Another Dino replica? Yep, only this one is a rare Kelmark Engineering kit car instead of something Pontiac Fiero-based. Without question this Dino replica is better than the previous one for a number for reasons, chief among them being a Chevrolet 350 V8 is located at mid-ship paired to a Cadillac Eldorado turbo hydramatic transmission (read: automatic). The seller says the car was custom built with a full tubular frame and chassis with integrated head and foot roll bars. It has just 18,800 miles on its odo and seems to be in good overall condition. At $19,995 it’s certainly tens of thousands less than the real deal. And hey, at least it has a V8.
A real Ferrari F40 in good condition will cost you well over $1 million. But if you’d be willing to have a fake F40 at a fraction of the price then you’re in luck. Or maybe not. Depends on that shame factor once again. Unfortunately, the Dallas, Texas-based seller provides zero details here, only that it’s a replica (thanks for reminding us), requires gasoline, has a clean title, and a manual transmission. The price: $25,000. Cash only. A few causes for suspcision: one of the images has two watermarks: ‘Car-from-UK.com’ and ‘North Shore Sales and Leasing.’ It’s pretty clear where the first dealer is located, but a quick search indicates the second is in Ft. Lauderdale, Florida. Two separate dealerships selling the same car for cash only?
Didn’t fancy the first Porsche Carrera GT replica? Try this one. It’s definitely been a labor of love project because the body has some pretty nice details (for a replica). Although it doesn’t explicitly say so, we’re guessing it’s Fiero-based because of the stated 1986 model year. Its V6 engine, paired to an automatic transmission, has only 7,196 miles on it. Based on these pics, it doesn’t appear any more work is needed, hence its $30,000 asking price. But uh, yeah, fake is fake.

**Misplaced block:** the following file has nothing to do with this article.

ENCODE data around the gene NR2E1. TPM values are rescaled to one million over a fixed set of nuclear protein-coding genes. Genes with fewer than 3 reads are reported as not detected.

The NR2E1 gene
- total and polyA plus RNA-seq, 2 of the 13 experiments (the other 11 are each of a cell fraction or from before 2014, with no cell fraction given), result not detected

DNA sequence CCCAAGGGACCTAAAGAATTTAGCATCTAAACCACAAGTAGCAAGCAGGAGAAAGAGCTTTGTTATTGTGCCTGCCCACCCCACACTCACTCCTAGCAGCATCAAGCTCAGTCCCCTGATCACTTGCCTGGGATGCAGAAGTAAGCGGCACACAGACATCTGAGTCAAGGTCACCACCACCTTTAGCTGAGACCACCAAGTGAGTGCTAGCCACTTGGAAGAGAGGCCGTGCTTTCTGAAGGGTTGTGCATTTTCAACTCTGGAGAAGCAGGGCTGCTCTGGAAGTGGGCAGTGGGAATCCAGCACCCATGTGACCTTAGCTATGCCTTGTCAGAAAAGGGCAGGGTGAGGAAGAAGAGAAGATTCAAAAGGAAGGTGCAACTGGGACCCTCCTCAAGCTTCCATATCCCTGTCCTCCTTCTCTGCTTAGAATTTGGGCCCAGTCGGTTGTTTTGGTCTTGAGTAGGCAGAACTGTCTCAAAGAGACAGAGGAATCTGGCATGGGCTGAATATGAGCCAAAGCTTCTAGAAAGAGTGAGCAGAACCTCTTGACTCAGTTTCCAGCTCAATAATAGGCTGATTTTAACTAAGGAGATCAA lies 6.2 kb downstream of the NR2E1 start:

We saved the best for last. A fake Lamborghini Diablo Roadster. LS1 V8 crate engine with less than 50 miles on it. Paired to a rebuilt Porsche transaxle with a new Kevlar clutch assembly. Big enough inside to fit two passengers well over six-feet tall. Power everything. Over $120,000 invested. The price? $115,000. How is this justified? Here are the seller’s own words: “Several original Lamborghini owners personally known to me have said: ‘We have the original but enjoy driving the well-built replica because they can be driven worry free in many aspects.’ There are many replicas out there, but few can compare to this one.” Our take: a brand new Porsche 911 can cost less than this. Just saying.